James Tate - The Ghost Soldiers
New books by James Tate are always worth attention. This one, though, seems special. He’s found a resonant center for his flights of narrative: War.
Meanderings within a framework of war seem especially resonant for Tate. In much the way that personal tragedy took Mary Jo Bang’s attention into a sphere that many consider to be her strongest work, Elegy (though I’m also partial to Louise in Love. Luckily, I don’t have to choose.), so too does national tragedy seem to have dragged Tate up into a cultural connectivity that will, I believe, connect with a lot of people (Me, for one!). I fully expect this book to be on the award lists for next year. It’s large. And, well, large: 217 pages.
There’s a criticism of Tate that surfaces now and then, the criticism that his is an imagination on auto-pilot, so real destination or gravity. That criticism might still be leveled at some of the poems in this book, but for me, I find that the flatness of some of the poems still retains a floating paranoia of the contemporary condition that serves the overall structure well. Tate is one of our best investigators of the other side of The Common Man: where the speaker is continually waking into situations that have new rules, and the inevitability that these speakers, these common men, will fold naturally into these situations, even if they don’t know what they are. Comic and terrifying by turns, and then flat and common by turns, The Ghost Soldiers lurches along.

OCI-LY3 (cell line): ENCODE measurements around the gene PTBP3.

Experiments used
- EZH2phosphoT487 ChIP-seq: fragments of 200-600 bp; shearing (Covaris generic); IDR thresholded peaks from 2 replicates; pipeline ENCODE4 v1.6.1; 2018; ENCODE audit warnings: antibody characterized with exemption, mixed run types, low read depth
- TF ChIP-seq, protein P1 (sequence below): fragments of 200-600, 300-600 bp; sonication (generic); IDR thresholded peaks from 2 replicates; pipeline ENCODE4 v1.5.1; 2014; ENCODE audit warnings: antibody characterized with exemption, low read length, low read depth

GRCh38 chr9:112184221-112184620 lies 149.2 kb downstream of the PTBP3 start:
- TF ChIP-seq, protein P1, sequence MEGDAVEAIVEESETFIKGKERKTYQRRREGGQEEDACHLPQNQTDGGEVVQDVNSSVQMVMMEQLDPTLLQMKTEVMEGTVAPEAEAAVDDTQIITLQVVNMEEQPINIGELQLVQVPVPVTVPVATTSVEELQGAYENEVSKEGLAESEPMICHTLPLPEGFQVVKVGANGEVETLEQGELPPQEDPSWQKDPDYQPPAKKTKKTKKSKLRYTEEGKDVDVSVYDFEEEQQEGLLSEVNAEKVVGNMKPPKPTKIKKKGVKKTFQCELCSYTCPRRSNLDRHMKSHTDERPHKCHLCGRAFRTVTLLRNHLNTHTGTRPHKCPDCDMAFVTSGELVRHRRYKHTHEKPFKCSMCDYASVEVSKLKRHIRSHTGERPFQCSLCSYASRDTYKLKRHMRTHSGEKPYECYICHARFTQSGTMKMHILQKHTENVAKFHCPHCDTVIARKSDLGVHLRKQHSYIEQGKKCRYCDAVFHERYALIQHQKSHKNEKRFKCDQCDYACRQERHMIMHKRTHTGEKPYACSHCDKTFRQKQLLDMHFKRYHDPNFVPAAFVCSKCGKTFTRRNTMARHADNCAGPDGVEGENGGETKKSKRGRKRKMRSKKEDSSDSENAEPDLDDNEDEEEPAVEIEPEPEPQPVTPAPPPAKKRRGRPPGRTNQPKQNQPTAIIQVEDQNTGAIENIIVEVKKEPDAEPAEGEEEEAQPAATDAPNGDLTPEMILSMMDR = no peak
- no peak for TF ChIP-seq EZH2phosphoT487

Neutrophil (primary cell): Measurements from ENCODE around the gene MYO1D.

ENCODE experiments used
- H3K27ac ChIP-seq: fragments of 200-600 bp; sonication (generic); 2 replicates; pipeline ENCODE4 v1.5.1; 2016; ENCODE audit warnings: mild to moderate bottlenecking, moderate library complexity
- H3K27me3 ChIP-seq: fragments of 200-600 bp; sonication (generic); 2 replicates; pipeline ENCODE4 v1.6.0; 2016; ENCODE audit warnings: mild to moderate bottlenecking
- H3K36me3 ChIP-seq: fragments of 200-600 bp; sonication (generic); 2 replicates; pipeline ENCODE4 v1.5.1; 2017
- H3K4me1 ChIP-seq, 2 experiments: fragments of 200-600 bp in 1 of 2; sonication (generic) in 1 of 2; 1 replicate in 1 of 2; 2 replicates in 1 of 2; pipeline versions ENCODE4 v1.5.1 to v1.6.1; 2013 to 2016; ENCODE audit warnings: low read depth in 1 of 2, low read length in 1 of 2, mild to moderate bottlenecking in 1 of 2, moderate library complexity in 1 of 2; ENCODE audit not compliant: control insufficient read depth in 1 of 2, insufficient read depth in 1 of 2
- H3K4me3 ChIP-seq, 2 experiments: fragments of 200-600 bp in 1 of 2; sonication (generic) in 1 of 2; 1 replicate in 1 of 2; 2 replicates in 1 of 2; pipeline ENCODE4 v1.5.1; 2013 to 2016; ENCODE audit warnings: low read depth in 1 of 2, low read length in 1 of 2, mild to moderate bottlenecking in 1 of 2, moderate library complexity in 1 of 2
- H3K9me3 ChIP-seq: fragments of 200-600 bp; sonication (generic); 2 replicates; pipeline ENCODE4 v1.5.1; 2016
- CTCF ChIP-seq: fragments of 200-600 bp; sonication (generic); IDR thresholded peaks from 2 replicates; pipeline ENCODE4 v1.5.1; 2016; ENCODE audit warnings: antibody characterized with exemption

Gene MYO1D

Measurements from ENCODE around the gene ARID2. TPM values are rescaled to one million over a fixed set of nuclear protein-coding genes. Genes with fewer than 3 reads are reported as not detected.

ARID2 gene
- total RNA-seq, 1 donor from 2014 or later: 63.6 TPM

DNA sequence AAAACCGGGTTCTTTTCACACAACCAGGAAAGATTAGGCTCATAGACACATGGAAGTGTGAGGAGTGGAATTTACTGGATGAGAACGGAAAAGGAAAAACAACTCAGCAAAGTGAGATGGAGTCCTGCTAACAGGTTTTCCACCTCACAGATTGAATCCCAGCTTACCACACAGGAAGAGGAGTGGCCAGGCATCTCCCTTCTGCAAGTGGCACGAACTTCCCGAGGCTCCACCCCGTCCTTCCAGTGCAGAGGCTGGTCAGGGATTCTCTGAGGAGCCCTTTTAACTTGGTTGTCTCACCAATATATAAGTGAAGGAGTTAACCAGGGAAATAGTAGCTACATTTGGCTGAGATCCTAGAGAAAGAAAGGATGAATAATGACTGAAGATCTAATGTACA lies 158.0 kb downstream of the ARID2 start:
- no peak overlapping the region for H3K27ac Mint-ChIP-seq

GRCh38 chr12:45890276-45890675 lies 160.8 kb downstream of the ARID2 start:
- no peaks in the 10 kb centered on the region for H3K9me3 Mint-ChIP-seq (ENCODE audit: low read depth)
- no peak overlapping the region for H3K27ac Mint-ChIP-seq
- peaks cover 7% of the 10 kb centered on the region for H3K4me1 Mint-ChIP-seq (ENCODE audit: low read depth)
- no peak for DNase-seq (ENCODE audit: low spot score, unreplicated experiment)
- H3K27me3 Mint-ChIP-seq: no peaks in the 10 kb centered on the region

(An aside: OK, call me a reactionary, but I really wish Tate would take the plunge and stop calling these things poems. They’re quite good, don’t get me wrong, but they’re as much short movies as they are poems. Or call them tiny plays. Oh, all right, call them poems if you must, but still. You know?)
The War Next Door
I thought I saw some victims of the last war bandaged and
limping through the forest beside my house. I thought I recognized
some of them, but I wasn’t sure. It was kind of a hazy dream
from which I tried to wake myself, but they were still there,
bloody, some of them on crutches, some lacking limbs. This sad
parade went on for hours. I couldn’t leave the window. Finally,
I opened the door. “Where are you going?” I shouted. “We’re
just trying to escape,” one of them shouted back. “But the war’s
over,” I said. “No it’s not,” one said. All the news reports had
said it had been over for days. I didn’t know who to trust. It’s
best to just ignore them, I told myself. They’ll go away. So I
went into the living room and picked up a magazine. There was a
picture of a dead man. He had just passed my house. And another
dead man I recognized. I ran back in the kitchen and looked out.
A group of them were headed my way. I opened the door. “Why
didn’t you fight with us?” they said. “I didn’t know who the
enemy was, honest, I didn’t,” I said. “That’s a fine answer. I
never did figure it out myself,” one of them said. The others looked
at him as if he were crazy. “The other side was the enemy, obviously,
the ones with the beady eyes,” said another. “They were mean,”
another said, “terrible.” “One was very kind to me, cradled me
in his arms,” said one. “Well, you’re all dead now. A lot of
good that will do you,” I said. “We’re just gaining our strength
back,” one of them said. I shut the door and went back in the
living room. I heard scratches at the window at first, but then
they faded off. I heard a bugle in the distance, then the roar of
a cannon. I still don’t know which side I was on.